Five of my favourite Starfleet uniforms

Spoiler Warning: There are spoilers ahead for Star Trek: Discovery Seasons 1-3 and the teaser for Season 4, Star Trek: Lower Decks Season 1 and the teaser for Season 2, and Star Trek: Picard Season 1. Minor spoilers are also present for other iterations of the franchise.

This is going to be a controversial list! Practically every Trekkie I know has their own take on which Starfleet uniforms are the best – and why! Even if we can agree on some of our favourite episodes and films, the aesthetic of Star Trek has always been a world unto itself. Some of the best uniform designs may not feature in the best stories, and likewise some of the best individual episodes and films may not have their casts in the best uniforms, so the two aren’t necessarily connected – though a truly bad costume can, in some cases, detract from an otherwise-decent story.

There have been a wide variety of uniforms used across Star Trek’s 55-year history. Most designs incorporate at least some elements of the original – the costumes designed for The Original Series by William Ware Theiss in the mid-1960s. Gene Roddenberry’s brief for the uniforms was that they were to be “simple, utilitarian, and naval” in style, reflecting his vision of the future and of Starfleet. The very first uniforms, seen in The Cage, Charlie X, and a couple of other early Season 1 episodes, arguably best fit the “naval” aspect of the brief, with toned-down colours and a slightly thicker rolled collar. It was only partway through Season 1 that the typical uniform in its three bright primary colours was rolled out.

Captain Pike in The Cage, sporting the first ever Starfleet uniform.

Colour is a hugely important factor when discussing Starfleet uniforms. Since The Next Generation went off the air, most Star Trek projects have tried to move away from big bold blocks of colour, opting for smaller coloured patches or other ways to express differences in division and rank. Partly this is an attempt to make the uniforms look “modern,” but also I think there’s a feeling among at least some folks that the brightly-coloured shirts and tops of The Original Series in particular, but also The Next Generation, look rather childish or even camp, detracting from the serious messages present in many Star Trek stories.

That said, even the attempts to design sleeker, “cooler” Star Trek uniforms have almost universally resulted in garments that aren’t exactly serious by today’s standards! Recent attempts like the Discovery uniforms are still very sci-fi; hardly the kind of thing you’d see someone wear out on the street – unless they were on their way to a Star Trek convention. I guess what I’m trying to say is that trying to design a “cool Star Trek uniform” may simply be an impossible task!

The cast of Discovery Season 1 in their all-blue uniforms.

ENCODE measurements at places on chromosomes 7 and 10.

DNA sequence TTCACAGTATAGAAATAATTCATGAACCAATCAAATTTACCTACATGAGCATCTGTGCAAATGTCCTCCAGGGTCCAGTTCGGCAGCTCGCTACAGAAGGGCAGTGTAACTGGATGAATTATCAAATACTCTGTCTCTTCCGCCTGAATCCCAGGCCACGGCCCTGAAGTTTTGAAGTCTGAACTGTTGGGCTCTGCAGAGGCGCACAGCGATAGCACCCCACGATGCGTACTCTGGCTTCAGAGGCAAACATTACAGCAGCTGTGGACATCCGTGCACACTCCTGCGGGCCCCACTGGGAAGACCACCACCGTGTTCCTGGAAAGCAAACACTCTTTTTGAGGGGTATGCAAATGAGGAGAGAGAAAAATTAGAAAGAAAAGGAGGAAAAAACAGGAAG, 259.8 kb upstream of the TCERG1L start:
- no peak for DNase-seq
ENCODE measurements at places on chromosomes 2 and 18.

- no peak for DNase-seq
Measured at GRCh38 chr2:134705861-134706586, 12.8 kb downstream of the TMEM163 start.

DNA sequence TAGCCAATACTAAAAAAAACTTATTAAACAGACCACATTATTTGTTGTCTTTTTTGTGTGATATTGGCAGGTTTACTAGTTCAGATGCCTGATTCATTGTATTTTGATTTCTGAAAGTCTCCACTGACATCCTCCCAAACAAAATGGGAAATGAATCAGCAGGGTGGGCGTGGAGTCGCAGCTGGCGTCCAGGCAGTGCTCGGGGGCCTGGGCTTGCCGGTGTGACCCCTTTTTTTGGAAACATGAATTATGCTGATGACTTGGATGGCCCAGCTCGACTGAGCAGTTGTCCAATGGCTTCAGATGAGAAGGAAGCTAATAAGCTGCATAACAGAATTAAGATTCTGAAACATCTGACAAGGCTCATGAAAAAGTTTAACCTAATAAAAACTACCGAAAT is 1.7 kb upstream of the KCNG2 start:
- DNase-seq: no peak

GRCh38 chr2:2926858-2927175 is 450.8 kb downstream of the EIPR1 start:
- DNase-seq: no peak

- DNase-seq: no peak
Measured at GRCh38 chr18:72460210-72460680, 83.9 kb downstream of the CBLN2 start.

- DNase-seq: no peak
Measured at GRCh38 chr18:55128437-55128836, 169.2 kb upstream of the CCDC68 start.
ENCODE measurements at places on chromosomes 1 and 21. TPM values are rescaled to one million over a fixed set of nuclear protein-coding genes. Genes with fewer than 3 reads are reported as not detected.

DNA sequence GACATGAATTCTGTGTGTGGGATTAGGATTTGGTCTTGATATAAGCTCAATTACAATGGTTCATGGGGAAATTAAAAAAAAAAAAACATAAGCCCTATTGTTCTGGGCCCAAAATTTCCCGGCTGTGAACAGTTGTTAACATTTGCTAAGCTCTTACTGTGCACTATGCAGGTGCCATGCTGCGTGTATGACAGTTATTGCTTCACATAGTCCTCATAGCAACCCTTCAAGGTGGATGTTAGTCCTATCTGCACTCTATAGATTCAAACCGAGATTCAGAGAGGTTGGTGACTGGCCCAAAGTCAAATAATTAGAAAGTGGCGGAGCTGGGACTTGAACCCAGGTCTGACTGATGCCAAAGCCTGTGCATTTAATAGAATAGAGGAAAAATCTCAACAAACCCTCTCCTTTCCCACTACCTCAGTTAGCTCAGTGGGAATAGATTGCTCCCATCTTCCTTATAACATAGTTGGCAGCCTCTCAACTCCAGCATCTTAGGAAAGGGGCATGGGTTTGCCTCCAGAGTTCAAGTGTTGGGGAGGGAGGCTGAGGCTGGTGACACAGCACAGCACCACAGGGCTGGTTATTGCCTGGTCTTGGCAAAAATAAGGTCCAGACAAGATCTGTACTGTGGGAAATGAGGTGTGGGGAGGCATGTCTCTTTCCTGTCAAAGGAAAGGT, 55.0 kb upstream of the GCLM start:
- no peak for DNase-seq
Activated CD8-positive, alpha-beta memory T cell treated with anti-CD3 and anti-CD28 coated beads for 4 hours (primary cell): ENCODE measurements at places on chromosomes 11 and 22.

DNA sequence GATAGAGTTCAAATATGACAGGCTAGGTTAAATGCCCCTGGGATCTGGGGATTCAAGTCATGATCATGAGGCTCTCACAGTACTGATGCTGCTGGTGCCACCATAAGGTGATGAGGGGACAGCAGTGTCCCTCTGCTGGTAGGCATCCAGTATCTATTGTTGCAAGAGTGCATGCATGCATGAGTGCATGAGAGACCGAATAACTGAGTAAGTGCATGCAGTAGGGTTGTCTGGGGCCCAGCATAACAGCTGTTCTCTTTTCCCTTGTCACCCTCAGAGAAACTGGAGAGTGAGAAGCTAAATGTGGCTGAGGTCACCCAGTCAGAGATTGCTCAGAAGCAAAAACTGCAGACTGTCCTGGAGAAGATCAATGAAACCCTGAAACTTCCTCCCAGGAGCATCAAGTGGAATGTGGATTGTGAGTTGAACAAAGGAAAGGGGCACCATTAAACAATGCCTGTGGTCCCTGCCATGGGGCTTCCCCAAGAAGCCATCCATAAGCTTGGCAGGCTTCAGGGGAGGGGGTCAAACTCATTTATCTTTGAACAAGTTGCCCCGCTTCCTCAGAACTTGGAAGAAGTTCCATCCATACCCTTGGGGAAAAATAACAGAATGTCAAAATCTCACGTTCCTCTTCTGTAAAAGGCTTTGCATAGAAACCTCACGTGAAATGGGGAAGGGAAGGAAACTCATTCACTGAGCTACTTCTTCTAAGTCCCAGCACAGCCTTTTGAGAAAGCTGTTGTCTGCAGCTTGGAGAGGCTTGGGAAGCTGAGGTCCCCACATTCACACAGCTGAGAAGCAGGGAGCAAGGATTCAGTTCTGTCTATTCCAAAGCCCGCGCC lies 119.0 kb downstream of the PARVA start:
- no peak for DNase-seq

So I’m all in favour of embracing the campiness – at least to a degree. Once you get lost in Star Trek, things like uniform colours don’t take you out of it, or at least they don’t for me. I’m not really a fan of attempts to make uniforms that look too much like things that we already have in the real world. There obviously has to be a line between something plausible and something completely outlandish, but in sci-fi that line can be further away than some folks seem to think!

Several generations of Starfleet uniform have become truly iconic; instantly recognisable emblems of the franchise that hardly anyone with even a passing knowledge of popular culture could fail to identify. This has been helped by internet memes, with Captain Picard, Commander Riker, Captain Kirk, Captain Janeway, and even Voyager’s Doctor all re-entering popular culture years after their respective series went off the air.

Captain Picard’s facepalm is a popular meme – and reminds people about The Next Generation and the uniforms the crew wore.

We also need to give some of the new variants time. A uniform – or any aesthetic element of a series or film – doesn’t become an icon overnight, so the 32nd Century uniforms we saw in the Discovery Season 4 teaser, the uniforms in Picard Season 1, and whatever the Strange New Worlds crew end up wearing need time to grow on us! Some Trekkies have already taken to some of the new styles, which is great, but for a lot of folks it takes time to even get used to a whole new look – let alone learn to love it!

As I always say, this whole list is entirely subjective! If you hate all of these uniforms and love others, that’s 100% okay. As with practically every aspect of Star Trek, it’s a big galaxy and there’s room for fans with different tastes and preferences. Now that we’ve got that out of the way, let’s take a look at five of my favourite Starfleet uniforms!

Number 1: The Motion Picture – Admiral’s variant

Kirk wearing his admiral’s uniform – perhaps the only decent one in the whole film!